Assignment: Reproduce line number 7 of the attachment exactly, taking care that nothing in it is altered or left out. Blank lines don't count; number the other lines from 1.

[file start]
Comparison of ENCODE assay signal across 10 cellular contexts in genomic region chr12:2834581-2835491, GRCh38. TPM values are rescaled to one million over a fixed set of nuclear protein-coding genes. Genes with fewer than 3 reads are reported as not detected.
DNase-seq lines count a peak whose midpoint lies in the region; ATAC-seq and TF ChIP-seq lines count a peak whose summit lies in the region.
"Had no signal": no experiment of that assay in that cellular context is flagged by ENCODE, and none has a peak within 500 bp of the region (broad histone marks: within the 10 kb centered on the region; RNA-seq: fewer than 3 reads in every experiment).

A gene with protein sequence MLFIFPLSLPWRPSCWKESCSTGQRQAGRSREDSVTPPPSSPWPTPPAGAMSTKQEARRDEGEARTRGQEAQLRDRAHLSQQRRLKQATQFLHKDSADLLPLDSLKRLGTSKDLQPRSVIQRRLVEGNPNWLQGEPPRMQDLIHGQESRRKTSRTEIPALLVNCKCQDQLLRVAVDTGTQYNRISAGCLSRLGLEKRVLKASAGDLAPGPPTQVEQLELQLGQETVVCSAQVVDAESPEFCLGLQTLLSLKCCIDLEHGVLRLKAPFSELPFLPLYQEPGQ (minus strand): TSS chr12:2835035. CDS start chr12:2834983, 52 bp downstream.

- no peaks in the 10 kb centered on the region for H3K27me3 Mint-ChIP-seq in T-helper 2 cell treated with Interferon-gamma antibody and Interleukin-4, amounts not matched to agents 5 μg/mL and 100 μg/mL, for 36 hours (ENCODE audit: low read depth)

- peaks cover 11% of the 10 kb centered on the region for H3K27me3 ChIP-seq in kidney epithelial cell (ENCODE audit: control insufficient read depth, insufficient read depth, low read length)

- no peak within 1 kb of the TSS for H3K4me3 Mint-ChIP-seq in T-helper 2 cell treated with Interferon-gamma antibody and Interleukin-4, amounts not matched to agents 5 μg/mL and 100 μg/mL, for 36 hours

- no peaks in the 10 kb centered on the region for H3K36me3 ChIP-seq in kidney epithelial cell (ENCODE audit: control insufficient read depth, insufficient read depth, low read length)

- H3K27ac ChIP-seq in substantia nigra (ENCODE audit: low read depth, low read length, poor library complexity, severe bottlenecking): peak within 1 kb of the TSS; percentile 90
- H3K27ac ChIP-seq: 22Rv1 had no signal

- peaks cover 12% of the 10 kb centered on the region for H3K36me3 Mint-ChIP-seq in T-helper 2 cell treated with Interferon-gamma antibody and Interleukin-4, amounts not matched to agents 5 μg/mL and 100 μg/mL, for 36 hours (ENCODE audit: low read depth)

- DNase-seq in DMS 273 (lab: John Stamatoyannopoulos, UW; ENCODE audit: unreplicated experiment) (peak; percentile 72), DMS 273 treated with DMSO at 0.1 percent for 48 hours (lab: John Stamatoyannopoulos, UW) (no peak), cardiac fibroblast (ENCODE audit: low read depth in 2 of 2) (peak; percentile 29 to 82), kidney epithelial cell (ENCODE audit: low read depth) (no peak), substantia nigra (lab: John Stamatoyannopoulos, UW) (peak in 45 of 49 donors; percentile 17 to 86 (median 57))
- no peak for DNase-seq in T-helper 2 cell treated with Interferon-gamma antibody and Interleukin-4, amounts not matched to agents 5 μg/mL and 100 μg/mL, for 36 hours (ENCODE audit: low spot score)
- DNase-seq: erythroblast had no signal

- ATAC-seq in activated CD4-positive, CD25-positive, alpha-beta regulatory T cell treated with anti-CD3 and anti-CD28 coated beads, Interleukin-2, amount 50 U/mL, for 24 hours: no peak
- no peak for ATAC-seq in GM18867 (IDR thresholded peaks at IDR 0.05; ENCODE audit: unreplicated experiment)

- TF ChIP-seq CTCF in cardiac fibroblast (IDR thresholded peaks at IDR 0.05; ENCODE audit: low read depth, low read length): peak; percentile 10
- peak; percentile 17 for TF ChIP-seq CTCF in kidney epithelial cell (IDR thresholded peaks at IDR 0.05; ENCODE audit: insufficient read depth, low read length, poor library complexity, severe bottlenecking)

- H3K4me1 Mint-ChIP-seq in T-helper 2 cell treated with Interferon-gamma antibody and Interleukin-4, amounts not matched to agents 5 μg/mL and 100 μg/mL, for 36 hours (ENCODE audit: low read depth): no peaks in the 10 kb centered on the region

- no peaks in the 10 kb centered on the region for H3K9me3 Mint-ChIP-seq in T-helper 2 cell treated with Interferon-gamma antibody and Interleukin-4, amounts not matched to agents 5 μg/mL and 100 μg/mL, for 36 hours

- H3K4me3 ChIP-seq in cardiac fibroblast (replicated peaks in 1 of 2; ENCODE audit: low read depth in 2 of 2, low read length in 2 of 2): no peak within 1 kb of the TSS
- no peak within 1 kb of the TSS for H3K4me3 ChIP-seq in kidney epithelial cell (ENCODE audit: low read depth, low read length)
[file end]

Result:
- no peak within 1 kb of the TSS for H3K4me3 Mint-ChIP-seq in T-helper 2 cell treated with Interferon-gamma antibody and Interleukin-4, amounts not matched to agents 5 μg/mL and 100 μg/mL, for 36 hours